Tuesday, June 28, 2005

I read an article today that questioned the purpose of children's novels on depressing subjects & made the common suggestion that such books are more popular with teachers or librarians than with kids. I realized that even though I adore humor and nearly always choose comedy movies over other types, some of the children's books that meant the most to me as a child, the ones that stayed with me over the years, were the ones on depressing or difficult subjects. There was Constance C. Greene's Beat the Turtle Drum, about a girl whose younger sister dies in an accident the same week she finally gets a horse for a week; Zibby Oneal's The Language of Goldfish, about a girl facing a mental breakdown as she enters her teens; my favorite novel from age 13 on, Madeleine L'Engle's A Ring of Endless Light, which deals with death, grief, and depression in a hopeful way; and Britt Singer's edgy YA The Petting Zoo, about a young woman trying to stop her boyfriend from killing himself. I still own all four of those today, even though I have very few other books from my childhood. Something about them resonated with me, not in a weird voyeuristic way, but in trying to make sense of the world. That makes me feel better about my own forays into darker material, although of course I love my fun stuff, too!

This article also suggested that kids need to know they don't have to solve their problems alone, unlike book characters who find themselves isolated with a great deal of trouble. While I think that's a valid point, & editors do insist that protagonists solve their own problems rather than being rescued by some deus ex machina solution, the characters in many children's books solve their problems with the help of others, whether it's a team of kid detectives working together, or a depressed character reaching out for help in the end instead of retreating further into herself or himself. Vicky in A Ring of Endless Light is helped by relationships with both people and dolphins! I think one way a character may solve his or her own problem is by choosing to request or accept help. My characters tend to get advice and insight from people around them, whether they solicit it or not (and I do worry editors will balk at this, if it happens too much!), but what each character must do alone, and what we all must do alone, is come to a point of decision. In my film classes, we were taught that the narrative arc of a traditional story is driven by the decisions the characters make. Others can advise us or give us a hand, but only we can decide which advice or path to take, and the choices we make can determine whether or not we live happily ever after! Sure, I think it's important for kids to know, for instance, that they don't have to suffer in silence when picked on by bullies, but many kids do deal with a lot alone, and I don't think literature would do them favors by ignoring problems, or assuming that everyone has the same resources. I also think that those of us who have hope, and believe that we do not have to suffer alone, need to try even harder to get our hopeful messages out there for those kids who are struggling with existential worries and drawn to books that deal with tough issues.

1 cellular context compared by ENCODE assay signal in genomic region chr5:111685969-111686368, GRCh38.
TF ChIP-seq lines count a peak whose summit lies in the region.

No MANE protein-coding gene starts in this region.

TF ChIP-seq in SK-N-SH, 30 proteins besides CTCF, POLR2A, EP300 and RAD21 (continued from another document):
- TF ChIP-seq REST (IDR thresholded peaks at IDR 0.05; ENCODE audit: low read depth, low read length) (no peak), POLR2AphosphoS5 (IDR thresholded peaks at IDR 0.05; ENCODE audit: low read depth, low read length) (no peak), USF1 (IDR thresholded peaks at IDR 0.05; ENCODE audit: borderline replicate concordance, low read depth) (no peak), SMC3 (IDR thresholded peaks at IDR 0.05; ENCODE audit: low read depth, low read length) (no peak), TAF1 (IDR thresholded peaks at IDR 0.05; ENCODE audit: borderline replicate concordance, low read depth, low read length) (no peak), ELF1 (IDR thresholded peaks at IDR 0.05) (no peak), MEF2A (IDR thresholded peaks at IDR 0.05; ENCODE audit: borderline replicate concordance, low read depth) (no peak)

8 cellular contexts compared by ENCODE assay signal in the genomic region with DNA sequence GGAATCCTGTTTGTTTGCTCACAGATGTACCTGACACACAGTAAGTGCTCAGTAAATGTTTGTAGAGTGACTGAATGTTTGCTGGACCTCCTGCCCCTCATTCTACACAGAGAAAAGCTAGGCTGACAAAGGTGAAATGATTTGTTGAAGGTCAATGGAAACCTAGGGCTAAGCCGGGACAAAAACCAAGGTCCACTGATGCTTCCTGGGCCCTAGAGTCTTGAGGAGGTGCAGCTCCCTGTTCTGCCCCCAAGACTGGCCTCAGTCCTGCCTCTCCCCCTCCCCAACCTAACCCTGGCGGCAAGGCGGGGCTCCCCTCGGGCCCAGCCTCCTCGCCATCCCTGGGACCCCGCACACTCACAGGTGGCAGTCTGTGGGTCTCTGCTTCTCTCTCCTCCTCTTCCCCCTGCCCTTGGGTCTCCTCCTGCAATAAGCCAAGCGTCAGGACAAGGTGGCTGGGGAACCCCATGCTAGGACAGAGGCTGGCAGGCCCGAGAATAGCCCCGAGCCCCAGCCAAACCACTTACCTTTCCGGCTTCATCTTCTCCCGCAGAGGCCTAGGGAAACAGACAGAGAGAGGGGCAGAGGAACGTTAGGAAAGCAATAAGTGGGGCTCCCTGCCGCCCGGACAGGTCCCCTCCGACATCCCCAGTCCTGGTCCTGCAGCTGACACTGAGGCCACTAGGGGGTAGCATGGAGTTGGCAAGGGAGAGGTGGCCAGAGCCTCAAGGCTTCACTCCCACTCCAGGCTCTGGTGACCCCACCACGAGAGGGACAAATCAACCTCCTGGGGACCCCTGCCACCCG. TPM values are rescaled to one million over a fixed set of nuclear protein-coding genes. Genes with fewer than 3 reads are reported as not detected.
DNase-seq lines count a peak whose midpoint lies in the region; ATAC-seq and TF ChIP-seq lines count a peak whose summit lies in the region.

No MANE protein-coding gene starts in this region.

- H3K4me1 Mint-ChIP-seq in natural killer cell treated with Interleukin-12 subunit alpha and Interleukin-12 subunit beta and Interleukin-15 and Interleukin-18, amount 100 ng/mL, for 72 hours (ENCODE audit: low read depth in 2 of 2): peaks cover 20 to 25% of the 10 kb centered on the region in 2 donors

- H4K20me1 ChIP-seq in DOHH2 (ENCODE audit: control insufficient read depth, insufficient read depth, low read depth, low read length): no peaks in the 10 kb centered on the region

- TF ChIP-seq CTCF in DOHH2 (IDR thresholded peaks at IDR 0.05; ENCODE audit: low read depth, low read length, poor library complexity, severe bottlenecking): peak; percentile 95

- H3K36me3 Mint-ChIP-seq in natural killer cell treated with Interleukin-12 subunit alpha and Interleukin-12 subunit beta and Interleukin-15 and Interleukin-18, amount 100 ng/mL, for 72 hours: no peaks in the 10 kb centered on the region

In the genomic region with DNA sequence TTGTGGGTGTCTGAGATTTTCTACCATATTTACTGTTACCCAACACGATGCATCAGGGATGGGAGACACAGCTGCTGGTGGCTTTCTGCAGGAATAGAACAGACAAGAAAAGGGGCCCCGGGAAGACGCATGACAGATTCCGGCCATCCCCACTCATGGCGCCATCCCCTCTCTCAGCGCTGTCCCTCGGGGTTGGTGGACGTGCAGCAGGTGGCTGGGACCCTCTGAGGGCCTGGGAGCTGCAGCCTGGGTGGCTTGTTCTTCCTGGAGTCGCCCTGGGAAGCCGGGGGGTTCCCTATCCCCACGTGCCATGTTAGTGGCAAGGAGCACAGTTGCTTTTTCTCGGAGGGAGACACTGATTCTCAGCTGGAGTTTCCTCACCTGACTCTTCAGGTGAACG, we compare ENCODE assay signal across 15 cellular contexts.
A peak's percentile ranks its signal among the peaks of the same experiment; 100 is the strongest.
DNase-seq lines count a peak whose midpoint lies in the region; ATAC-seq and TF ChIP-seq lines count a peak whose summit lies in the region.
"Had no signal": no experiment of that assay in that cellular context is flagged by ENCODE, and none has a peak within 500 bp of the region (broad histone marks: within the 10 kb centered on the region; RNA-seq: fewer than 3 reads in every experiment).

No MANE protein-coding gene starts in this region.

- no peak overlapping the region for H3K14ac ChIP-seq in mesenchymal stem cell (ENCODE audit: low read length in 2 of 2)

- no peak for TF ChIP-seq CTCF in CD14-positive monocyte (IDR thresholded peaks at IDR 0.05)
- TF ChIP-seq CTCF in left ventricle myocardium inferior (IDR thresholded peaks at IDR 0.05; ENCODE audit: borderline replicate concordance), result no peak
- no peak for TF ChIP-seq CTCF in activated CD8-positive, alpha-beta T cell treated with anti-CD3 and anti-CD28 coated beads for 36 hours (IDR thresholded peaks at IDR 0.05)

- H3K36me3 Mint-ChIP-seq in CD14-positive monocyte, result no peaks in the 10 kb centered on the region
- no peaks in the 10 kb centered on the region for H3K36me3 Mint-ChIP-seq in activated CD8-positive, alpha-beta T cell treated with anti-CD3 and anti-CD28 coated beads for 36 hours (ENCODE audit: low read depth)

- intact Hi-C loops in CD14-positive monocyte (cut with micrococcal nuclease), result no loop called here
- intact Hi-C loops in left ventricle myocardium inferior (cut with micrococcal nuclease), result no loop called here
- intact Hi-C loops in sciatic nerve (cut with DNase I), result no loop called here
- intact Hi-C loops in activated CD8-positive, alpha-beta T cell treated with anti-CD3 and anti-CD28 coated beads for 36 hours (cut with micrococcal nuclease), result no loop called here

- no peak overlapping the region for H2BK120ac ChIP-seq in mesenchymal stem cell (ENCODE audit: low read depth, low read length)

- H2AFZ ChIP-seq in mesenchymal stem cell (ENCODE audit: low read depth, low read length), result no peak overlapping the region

All that said, I agree it's often preposterous how many tragedies kids in books (and animal kids in Disney movies!) are sometimes confronted with, and how many ways writers and filmmakers concoct to get kids into situations where they're on their own. The Lemony Snicket books poke ironic fun at all that, and Louis Sachar also swipes at the depressing book phenomenon in one of his hilarious Wayside School books. I'd also recommend that folks sick of depressing stories read Gordan Korman's funny midgrade novel No More Dead Dogs! The protagonist of that one is sick of them, too.

1 comment:

Kim said...

I enjoyed this post. Have you ever noticed how many Disney movies start with the parents (or one parent)dying? My kids hate this as much as I do.